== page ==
Conventional Anglo-American understandings of constitutionalism suggest that the welfare state is not an appropriate subject for constitutional regulation, either because of political disagreement over its form or because of the dynamic nature of social policy. Conservatives, neoliberals and progressives alike tend to meet on this plateau, which favours a minimalist constitution. Yet a number of states in Europe, including France, Spain and notably Germany, diverge from this understanding, and their constitutions contain principles declaring that each country is a 'social' state. The courts of such countries, in turn, tend to give interpretations of their respective constitutions and bills of rights in particular that are protective of established social programmes and in some cases require important social investment.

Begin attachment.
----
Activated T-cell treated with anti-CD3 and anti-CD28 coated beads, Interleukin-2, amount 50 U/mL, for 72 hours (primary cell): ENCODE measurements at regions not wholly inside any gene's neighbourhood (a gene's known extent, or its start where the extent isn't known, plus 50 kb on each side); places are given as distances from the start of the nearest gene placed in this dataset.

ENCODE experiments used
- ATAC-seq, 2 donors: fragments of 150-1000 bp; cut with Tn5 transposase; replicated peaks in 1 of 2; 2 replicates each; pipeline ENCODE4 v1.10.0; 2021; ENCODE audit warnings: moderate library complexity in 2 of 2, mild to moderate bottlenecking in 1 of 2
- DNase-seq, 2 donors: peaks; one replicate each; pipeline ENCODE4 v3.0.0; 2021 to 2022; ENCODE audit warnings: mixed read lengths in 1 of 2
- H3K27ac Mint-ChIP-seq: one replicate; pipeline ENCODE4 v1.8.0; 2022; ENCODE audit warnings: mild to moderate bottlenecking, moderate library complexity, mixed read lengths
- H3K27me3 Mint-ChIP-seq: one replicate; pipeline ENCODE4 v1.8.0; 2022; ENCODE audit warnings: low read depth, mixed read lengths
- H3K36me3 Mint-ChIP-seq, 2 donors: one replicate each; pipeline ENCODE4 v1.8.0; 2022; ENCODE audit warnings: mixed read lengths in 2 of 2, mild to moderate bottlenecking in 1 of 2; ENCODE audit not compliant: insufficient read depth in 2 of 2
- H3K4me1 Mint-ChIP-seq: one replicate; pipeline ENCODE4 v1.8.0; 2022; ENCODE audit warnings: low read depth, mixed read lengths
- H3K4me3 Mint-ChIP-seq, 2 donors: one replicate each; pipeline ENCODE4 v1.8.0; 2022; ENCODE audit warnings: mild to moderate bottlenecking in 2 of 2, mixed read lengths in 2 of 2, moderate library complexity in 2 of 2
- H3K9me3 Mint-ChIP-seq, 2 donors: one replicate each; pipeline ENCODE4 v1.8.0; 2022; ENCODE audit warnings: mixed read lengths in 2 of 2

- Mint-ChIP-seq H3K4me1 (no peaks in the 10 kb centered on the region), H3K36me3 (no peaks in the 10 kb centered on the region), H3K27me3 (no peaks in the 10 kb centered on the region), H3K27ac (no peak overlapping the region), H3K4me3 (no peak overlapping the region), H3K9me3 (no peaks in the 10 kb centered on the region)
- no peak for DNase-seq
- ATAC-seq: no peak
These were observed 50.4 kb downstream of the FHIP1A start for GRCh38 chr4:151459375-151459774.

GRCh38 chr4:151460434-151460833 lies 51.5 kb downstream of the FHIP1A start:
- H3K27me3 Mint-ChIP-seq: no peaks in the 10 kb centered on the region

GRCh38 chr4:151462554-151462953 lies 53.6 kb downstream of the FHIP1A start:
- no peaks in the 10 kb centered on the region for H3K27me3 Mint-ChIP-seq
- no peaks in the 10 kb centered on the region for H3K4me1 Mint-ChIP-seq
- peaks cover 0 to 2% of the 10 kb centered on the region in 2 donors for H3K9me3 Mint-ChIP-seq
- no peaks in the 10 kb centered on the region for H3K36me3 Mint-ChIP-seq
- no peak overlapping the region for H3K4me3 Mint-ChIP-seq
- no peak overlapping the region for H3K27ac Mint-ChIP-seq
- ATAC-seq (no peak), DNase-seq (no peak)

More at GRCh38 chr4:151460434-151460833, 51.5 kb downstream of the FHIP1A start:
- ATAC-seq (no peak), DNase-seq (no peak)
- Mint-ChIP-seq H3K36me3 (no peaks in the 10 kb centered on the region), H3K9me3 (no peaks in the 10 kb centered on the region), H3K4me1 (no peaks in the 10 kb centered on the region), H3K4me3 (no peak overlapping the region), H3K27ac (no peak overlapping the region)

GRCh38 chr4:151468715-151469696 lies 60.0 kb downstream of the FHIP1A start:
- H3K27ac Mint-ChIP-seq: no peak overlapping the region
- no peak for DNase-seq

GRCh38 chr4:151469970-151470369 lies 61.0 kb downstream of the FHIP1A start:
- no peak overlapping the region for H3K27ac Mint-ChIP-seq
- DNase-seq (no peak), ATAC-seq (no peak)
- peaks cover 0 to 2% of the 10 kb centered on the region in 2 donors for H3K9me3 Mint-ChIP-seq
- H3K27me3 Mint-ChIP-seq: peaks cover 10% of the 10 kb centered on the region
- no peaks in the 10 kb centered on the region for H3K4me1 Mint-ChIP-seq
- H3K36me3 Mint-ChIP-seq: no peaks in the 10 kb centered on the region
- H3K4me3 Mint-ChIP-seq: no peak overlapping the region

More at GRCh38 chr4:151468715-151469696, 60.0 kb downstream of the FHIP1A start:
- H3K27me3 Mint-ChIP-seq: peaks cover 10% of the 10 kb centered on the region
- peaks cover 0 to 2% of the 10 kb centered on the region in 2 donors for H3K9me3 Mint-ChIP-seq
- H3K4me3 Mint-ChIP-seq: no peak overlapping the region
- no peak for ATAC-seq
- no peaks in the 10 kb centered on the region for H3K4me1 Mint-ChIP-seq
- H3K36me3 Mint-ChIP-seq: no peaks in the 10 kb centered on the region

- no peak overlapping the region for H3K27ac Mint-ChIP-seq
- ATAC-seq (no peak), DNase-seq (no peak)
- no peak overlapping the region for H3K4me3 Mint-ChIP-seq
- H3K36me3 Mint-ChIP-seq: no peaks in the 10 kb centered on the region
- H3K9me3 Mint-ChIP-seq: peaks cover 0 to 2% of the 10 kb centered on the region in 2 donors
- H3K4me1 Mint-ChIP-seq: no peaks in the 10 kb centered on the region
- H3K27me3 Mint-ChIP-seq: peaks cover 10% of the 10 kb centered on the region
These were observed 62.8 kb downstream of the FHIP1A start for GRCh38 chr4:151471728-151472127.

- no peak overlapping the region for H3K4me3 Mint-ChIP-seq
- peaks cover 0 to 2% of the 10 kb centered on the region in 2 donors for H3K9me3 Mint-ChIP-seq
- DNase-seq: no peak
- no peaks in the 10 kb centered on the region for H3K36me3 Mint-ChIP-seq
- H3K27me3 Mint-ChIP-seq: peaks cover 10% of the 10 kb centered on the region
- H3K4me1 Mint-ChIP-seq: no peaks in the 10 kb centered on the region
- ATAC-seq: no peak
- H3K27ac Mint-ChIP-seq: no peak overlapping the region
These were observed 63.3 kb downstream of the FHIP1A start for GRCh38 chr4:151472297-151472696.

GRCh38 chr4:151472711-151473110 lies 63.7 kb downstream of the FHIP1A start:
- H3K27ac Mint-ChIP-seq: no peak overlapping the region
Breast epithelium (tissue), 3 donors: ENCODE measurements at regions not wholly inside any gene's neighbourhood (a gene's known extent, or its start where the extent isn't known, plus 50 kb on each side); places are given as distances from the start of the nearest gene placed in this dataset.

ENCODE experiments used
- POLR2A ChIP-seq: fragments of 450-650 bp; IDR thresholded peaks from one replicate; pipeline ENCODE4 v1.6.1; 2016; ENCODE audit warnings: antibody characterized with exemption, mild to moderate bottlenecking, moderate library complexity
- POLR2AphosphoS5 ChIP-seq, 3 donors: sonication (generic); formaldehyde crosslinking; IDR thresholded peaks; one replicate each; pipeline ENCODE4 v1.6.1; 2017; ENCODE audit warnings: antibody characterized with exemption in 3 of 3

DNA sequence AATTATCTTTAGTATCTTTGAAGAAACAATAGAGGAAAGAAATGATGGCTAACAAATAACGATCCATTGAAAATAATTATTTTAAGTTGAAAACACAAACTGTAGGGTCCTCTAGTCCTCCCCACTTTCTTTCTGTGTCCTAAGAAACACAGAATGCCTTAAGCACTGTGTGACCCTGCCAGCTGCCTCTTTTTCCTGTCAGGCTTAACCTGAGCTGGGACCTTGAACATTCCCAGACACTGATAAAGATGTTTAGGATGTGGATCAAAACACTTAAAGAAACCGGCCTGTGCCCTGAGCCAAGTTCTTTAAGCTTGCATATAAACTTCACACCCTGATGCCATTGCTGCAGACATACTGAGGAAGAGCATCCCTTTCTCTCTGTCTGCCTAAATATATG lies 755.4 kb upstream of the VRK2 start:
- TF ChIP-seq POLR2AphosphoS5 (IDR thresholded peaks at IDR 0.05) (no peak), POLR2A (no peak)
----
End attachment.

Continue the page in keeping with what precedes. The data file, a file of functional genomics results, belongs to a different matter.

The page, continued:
This lecture will explore the German experience, where the 'Sozialstaatsprinzip' has been the subject of extensive scholarly inquiry and has had important influences on the shape of constitutional, private and social law since the founding of the post-war Republic. The lecture will also briefly consider the antecedent experience of social constitutionalism under the Weimar Republic (1919-1933), and the broader socio-political context surrounding the slow but steady flowering of this constitutional concept.
Dr. King's book 'Judging Social Rights' has recently won the Peter Birks Prize for outstanding legal scholarship.